Felocell CVR-C (Canada)This page contains information on Felocell CVR-C for veterinary use.
The information provided typically includes the following:
- Felocell CVR-C Indications
- Warnings and cautions for Felocell CVR-C
- Direction and dosage information for Felocell CVR-C
Felocell Cvr-cThis treatment applies to the following species:
Feline Rhinotracheitis-calici-panleukopenia-chlamydia Psittaci Vaccine
Modified Live Virus and Chlamydia
For use in cats only
Product DescriptionFelocell CVR-C is for the vaccination of healthy cats as an aid in preventing feline viral rhinotracheitis (FVR) caused by feline herpesvirus-1, feline respiratory disease caused by feline calicivirus (FCV), feline panleukopenia (FPL) caused by feline parvovirus, and feline chlamydiosis caused by Chlamydia psittaci. Felocell CVR-C contains attenuated strains of feline rhinotracheitis virus, calicivirus, and panleukopenia virus (Johnson Snow Leopard strain), and C. psittaci, propagated on established cell lines. Felocell CVR-C is packaged in freeze-dried form with inert gas in place of a vacuum.
Disease DescriptionFVR, caused by feline herpesvirus-1, is highly contagious, spreading both by horizontal (including aerosol) and in utero transmission from queen to kitten. First signs of FVR are sneezing, fever, conjunctivitis, rhinitis, and salivation. An initial serous nasal and ocular discharge which rapidly becomes mucopurulent is typical of the disease. Ulcerative keratitis or glossitis may also occur. As FVR progresses, anorexia, depression, tracheitis, and bronchitis may be observed. Abortion or fetal resorption may occur. The prognosis is guarded if the cats remain severely infected for more than one week. A carrier state lasting for years with periods of latency alternating with episodes of viral shedding is common. Although few adult cats die from FVR, the death rate among affected kittens can range from 50% to 60%.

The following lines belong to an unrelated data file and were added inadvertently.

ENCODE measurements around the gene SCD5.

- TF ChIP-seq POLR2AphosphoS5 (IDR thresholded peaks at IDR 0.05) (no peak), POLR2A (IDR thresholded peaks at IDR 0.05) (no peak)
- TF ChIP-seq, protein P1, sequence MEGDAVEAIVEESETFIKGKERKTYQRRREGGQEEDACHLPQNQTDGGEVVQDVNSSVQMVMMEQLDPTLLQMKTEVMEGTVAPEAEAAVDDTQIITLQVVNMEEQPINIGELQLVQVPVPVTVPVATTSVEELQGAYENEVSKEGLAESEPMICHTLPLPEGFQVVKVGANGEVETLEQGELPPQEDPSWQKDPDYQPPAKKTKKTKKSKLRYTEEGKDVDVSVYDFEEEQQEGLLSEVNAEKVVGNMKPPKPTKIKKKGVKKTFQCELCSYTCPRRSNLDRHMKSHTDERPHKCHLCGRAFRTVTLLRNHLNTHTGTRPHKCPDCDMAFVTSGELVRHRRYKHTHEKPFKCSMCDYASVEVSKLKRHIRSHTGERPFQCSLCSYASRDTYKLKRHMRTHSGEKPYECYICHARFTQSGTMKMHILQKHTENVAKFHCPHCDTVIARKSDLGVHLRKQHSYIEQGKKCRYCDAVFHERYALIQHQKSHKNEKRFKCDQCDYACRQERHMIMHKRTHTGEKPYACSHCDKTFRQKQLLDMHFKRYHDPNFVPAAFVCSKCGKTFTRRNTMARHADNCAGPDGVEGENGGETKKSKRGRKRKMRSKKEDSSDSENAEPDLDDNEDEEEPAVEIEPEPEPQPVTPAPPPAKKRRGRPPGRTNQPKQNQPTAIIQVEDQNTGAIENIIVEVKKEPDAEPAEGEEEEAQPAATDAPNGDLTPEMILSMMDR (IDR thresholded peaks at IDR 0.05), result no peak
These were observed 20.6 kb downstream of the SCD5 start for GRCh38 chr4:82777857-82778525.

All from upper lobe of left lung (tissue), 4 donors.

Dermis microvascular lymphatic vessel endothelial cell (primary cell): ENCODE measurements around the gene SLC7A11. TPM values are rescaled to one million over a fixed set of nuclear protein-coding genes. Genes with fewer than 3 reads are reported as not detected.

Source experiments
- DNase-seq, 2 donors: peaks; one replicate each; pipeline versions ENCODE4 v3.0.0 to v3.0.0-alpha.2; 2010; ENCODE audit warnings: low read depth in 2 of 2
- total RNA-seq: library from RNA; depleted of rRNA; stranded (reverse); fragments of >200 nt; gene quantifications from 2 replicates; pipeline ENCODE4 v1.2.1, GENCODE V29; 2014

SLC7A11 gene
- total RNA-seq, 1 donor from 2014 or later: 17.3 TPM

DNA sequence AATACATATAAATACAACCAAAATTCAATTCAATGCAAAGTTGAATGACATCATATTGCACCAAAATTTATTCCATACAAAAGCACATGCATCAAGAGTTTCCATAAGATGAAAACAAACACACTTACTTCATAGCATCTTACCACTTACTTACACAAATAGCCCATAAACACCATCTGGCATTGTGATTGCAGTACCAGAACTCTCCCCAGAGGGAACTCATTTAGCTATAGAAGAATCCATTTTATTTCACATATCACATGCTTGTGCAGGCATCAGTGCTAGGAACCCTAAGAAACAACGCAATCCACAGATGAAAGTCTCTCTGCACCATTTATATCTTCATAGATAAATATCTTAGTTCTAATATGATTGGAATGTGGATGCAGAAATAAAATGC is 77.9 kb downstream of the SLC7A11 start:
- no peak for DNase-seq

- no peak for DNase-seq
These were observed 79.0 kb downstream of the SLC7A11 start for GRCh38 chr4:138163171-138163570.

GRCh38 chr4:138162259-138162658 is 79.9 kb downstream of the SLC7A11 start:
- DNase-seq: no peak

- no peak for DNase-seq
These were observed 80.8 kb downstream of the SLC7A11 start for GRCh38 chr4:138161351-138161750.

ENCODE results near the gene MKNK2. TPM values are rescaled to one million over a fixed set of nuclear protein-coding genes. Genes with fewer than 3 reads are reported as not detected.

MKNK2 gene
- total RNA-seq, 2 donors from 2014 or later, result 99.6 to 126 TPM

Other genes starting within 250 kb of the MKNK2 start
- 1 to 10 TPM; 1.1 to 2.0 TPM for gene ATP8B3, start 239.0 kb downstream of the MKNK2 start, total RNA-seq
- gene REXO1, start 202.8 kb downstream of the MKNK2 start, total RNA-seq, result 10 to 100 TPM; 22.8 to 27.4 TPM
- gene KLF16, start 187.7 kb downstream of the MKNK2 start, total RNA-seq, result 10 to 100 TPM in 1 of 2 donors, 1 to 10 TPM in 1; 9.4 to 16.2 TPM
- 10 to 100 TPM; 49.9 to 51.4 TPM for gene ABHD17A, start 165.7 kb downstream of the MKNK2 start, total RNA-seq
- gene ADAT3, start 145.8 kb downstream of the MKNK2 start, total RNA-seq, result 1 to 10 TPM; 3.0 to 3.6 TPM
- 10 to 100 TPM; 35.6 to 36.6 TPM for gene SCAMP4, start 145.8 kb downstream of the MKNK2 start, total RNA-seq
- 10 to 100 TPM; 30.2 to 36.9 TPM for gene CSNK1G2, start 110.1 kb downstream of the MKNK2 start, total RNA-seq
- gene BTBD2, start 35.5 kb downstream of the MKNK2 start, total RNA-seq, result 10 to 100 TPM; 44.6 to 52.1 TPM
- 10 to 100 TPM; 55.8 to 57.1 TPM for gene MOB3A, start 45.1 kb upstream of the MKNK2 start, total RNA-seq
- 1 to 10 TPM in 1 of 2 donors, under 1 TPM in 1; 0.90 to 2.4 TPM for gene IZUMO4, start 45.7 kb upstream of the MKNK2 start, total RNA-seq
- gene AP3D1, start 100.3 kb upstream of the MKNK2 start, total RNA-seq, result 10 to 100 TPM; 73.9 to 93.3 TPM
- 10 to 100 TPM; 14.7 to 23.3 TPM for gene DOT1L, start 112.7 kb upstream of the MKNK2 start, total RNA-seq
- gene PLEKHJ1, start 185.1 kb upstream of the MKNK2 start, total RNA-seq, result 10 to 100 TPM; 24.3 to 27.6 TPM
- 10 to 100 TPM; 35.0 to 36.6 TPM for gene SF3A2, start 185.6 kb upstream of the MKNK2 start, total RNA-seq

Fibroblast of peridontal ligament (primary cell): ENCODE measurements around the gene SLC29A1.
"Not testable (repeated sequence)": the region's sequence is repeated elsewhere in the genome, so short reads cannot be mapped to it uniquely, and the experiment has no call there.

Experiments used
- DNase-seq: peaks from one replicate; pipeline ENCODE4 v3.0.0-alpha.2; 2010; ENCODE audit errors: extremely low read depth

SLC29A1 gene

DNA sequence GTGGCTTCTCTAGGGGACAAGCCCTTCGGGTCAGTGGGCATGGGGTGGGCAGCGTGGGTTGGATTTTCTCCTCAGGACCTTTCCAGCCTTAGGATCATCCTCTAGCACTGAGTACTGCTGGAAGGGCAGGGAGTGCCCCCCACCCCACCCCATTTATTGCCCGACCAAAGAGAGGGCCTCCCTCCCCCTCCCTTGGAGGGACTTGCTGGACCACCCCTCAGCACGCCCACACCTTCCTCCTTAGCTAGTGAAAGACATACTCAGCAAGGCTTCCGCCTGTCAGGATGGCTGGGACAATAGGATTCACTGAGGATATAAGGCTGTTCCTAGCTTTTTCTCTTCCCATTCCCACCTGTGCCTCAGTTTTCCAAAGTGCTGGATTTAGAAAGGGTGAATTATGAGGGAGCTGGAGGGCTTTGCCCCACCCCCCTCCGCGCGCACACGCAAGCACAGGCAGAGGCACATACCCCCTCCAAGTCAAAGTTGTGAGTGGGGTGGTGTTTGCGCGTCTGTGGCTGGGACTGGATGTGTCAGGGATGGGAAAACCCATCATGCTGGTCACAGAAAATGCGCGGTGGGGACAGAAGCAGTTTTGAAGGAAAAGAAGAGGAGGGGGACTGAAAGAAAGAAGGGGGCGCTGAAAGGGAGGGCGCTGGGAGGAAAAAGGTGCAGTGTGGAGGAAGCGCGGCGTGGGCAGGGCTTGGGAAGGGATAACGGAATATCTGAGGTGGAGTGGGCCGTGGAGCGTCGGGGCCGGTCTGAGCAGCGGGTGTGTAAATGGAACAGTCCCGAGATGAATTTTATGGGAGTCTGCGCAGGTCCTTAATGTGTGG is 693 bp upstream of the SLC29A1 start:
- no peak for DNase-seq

FCV infects oral mucous membranes as well as the respiratory tract. Buccal, nasal, and lingual ulcers are characteristic. Other clinical signs of the infection are similar to FVR: anorexia, depression, fever, salivation, and nasal discharge. A carrier state with persistent shedding occurs. FCV most severely affects kittens and debilitated cats, but overall death loss is generally low.
FPL, also known as feline distemper, was once one of the most widespread and serious diseases of cats but has been controlled by vaccination programs. Highly contagious, FPL is transmitted both directly by contact with infected animals and indirectly by contact with contaminated objects. Clinical signs of FPL include fever, anorexia, vomiting, depression, and weakness; diarrhea may also occur, usually two to four days after the onset of fever. Characteristic hematology includes a dramatic loss of circulating white cells. Particularly among kittens, FPL may result in high death loss. Cats that survive infection often remain debilitated for the remainder of their lives. Kittens infected in utero or within a few days after birth may suffer cerebellar damage clinically manifested by ataxia.
It is generally agreed that at least 90% of cases of upper respiratory disease are caused by feline herpesvirus-1 or feline calicivirus group. Numerous other agents such as Chlamydia, Mycoplasma, Bordetella, and reovirus have also been implicated in feline respiratory disease.
Chlamydia psittaci, an intracellular organism resembling a bacterium, replicates primarily in conjunctival and oronasal epithelium. It accounts for less than 5% of feline respiratory disease overall, although it may be a significant problem in catteries. The disease is typified by chronic conjunctivitis and mild rhinitis. Although the disease was once called “pneumonitis,” lower respiratory tract involvement does not appear to be significant. Early conjunctival signs of chlamydiosis usually are unilateral blepharospasm, congestion, and increased lacrimation, which may become bilateral and be accompanied by mucopurulent ocular discharge. Fever, rhinitis, and sneezing are infrequently observed. Anorexia and depression are uncommon. Some cats become carriers with intermittent shedding of organisms from the epithelium of the conjunctiva, gastrointestinal, and lower genital tracts. The course of infection is two to six weeks in kittens and up to two weeks in older cats, but the disease is rarely fatal.1-6